August 7, 2012
On June 15, 2012, President Obama made the spectacular announcement that the Department of Homeland Security (DHS) will be implementing a new program designed to help undocumented individuals who were brought to the United States at a young age. On August 3, 2012, the DHS released the process and procedures that applicants must take in order to apply for the benefits under the program, which has been named “Deferred Action for Childhood Arrivals” (DACA). The DHS will begin accepting DACA applications starting Wednesday, August 15, 2012.
The DACA program is intended to ease the burdens of undocumented immigrants who entered the United States while they were youths. An individual who is granted Deferred Action will have the peace of mind that the DHS will not seek to remove them from the United States. An approval of Deferred Action will also allow an individual the ability to obtain a work permit. With a work permit, an individual can then obtain a social security number and drivers license. Rather than hiding in the shadows and not contributing to the society that has educated them, the DACA program will at least assist individuals with establishing a more normal life and the freedom to pursue their dreams.
The following are the criteria for DACA eligibility: 1) Under age 31 on 06/15/2012; 2) Entered US before age 16; 3) Continuously resided in the US from at least 06/15/2007 to the present; 4) Physically present in US on 06/15/2012 and at time of submitting the DACA application; 5) Entered without inspection before 06/15/2012 or no longer in a valid immigration status on 06/15/2012; 6) Currently in school; have graduated from a US high school; have obtained a GED certificate; or honorably discharged from the US military; 7) Must not have been convicted of a felony, significant misdemeanor offense, or 3 or more misdemeanor offenses; and 8) If the individual has no final order of removal or pending removal case, be at least 15 years.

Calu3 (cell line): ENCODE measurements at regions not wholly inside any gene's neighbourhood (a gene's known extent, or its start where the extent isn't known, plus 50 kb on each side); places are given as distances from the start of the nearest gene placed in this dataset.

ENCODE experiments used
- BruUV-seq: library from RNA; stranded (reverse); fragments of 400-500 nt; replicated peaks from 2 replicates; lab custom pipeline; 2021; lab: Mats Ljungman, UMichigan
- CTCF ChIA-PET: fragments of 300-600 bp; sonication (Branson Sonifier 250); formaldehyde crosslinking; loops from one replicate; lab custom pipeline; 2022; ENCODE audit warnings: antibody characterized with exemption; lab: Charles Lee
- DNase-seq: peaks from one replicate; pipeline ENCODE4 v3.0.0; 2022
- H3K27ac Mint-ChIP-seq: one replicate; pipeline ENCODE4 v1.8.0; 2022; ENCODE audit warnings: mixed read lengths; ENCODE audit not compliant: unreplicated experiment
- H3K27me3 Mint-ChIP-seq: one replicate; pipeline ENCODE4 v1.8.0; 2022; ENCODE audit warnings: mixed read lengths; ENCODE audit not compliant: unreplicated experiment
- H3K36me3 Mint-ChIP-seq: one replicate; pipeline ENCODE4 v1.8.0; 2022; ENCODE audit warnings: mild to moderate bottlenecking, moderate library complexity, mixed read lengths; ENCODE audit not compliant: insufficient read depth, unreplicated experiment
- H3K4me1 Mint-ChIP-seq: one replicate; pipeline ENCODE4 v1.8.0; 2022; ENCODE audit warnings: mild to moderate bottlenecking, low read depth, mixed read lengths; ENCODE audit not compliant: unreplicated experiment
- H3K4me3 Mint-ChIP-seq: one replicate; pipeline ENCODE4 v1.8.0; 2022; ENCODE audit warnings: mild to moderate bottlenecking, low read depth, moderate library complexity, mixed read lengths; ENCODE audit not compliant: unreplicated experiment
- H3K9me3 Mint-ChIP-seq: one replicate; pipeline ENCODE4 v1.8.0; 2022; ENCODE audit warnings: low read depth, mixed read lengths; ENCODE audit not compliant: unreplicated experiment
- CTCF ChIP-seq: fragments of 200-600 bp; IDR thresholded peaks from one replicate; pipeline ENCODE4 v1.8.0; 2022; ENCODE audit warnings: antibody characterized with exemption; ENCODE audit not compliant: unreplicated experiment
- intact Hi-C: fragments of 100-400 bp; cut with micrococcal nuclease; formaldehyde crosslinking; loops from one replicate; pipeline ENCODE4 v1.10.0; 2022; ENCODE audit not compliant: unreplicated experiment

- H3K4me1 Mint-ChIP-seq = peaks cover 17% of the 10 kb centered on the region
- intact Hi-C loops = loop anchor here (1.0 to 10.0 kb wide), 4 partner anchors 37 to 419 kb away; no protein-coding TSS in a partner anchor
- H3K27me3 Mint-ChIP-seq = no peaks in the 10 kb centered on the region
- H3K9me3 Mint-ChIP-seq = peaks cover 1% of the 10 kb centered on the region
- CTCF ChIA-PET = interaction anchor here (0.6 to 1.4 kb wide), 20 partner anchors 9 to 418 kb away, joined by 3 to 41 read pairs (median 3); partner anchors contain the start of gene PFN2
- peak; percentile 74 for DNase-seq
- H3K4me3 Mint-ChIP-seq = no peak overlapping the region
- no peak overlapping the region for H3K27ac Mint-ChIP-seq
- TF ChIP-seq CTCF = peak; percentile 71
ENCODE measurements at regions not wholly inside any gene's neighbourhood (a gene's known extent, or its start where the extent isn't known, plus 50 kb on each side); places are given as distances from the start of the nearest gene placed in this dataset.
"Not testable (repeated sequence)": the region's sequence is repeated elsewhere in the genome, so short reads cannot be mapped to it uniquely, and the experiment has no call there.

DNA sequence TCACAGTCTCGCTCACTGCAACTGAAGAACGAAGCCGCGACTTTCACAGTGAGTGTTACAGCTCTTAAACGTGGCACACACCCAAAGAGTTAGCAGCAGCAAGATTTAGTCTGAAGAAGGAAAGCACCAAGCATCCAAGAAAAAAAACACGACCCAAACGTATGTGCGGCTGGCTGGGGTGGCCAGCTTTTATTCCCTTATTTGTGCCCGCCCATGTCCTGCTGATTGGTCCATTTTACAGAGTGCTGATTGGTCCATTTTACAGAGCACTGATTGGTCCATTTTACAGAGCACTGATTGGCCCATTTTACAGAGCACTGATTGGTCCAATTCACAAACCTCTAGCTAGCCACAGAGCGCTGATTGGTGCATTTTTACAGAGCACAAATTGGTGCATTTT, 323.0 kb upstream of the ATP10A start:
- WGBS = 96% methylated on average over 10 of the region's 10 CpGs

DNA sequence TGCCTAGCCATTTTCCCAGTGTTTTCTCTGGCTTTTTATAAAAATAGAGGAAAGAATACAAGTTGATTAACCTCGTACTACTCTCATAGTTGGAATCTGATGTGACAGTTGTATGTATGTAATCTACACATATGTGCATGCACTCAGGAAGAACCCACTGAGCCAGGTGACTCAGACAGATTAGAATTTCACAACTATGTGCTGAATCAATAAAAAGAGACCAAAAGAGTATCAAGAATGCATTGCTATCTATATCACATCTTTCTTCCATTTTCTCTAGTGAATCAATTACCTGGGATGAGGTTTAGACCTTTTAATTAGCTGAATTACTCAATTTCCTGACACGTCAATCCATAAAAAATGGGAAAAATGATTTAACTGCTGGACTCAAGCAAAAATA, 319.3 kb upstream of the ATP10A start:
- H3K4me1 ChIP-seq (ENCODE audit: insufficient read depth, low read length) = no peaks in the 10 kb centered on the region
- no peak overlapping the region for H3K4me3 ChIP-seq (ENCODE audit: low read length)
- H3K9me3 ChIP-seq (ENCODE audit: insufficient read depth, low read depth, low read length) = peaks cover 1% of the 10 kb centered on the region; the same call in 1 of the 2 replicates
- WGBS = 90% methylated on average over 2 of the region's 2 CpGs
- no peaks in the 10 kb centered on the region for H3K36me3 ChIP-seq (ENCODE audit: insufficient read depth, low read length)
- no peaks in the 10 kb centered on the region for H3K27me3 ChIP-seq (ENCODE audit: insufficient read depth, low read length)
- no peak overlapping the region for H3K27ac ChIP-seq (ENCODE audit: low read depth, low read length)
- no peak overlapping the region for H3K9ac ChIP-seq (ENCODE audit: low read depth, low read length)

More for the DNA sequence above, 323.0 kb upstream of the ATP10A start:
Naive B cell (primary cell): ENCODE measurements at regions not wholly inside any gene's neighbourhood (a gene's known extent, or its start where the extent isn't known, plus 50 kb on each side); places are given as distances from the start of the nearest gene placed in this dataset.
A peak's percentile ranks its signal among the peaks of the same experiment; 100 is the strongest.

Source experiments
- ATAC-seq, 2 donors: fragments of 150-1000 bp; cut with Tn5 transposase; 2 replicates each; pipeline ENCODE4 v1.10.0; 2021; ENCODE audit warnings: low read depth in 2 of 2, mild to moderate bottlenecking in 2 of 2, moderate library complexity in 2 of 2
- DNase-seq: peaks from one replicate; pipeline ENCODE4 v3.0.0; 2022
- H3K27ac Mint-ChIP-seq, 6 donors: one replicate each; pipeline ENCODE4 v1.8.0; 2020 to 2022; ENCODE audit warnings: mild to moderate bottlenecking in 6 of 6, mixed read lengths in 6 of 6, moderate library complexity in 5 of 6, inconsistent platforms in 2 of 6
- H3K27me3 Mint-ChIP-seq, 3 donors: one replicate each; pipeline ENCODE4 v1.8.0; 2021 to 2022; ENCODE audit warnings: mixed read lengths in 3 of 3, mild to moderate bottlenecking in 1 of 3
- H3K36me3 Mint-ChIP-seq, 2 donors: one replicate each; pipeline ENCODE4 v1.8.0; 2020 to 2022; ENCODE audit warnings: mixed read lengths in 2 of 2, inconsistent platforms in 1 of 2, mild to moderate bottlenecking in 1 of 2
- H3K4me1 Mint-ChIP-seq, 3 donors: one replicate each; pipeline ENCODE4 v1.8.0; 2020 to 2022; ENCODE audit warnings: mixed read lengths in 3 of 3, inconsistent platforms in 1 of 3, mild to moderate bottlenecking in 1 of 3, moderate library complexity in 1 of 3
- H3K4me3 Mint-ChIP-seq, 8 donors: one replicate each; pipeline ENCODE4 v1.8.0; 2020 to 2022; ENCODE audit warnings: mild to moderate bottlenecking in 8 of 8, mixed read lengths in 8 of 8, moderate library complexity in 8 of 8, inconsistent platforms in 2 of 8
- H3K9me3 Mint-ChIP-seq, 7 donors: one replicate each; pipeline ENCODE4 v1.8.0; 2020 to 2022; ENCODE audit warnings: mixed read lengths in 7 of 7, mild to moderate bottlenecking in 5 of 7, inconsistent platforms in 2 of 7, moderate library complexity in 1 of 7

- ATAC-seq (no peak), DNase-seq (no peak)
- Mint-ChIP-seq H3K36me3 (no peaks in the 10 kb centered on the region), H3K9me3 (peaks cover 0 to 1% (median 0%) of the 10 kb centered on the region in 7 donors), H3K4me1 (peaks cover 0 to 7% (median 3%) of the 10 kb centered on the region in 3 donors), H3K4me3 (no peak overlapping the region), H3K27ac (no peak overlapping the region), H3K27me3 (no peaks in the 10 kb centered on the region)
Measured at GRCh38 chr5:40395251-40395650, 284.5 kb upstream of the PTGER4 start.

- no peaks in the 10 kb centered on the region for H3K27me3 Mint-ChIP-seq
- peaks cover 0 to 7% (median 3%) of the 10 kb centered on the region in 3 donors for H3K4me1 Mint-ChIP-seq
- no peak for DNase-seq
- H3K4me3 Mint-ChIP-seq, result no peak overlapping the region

To establish the residency requirements, the DHS will consider any credible documents, including but not limited to the following: financial records; medical records; school records; employment records; and military records.
With respect to what constitutes a "significant misdemeanor offense", the DHS states that it includes misdemeanor crimes that involve violence, threats, or assault, including domestic violence; sexual abuse or exploitation; burglary, larceny, or fraud; obstruction of justice or bribery; unlawful flight from arrest, prosecution, or the scene of an accident; unlawful possession or use of a firearm; or drug distribution or trafficking. Also included is driving under the influence (DUI) and unlawful possession of drugs, both of which are crimes that many view as not significant and therefore unwittingly plead guilty thinking it will not harm them.
On August 15, 2012, the DHS will release the DACA application form. Individuals may start submitting the DACA application, along with the application for a work permit and the $465 filing fees, to the DHS on August 15. Once submitted, individuals will be scheduled for biometric background checks.
For individuals granted Deferred Action, it will provide them with the assurance that the DHS will not seek to remove them from the US during the 2-year validity period. As indicated, they will also obtain a work permit during the 2-year validity period. At that point, individuals may also apply for an advance parole document in order to travel in and out of the US.
An individual seeking DACA benefits must ensure that they properly prepare their application, as the DHS will not allow any motions to reopen, motions to reconsider, or appeals.
The DACA program is certainly a bright light in what has been such a struggle for so many. As the DACA program does not lead toward permanent residency, however, a tremendous amount of work and advocacy still lays ahead to ensure that the dreams of innocent youths is not just a temporary one. It is vital that individuals take advantage of this golden opportunity, but not lose sight that a permanent remedy is still needed and that advocacy for it must continue throughout this election year and beyond.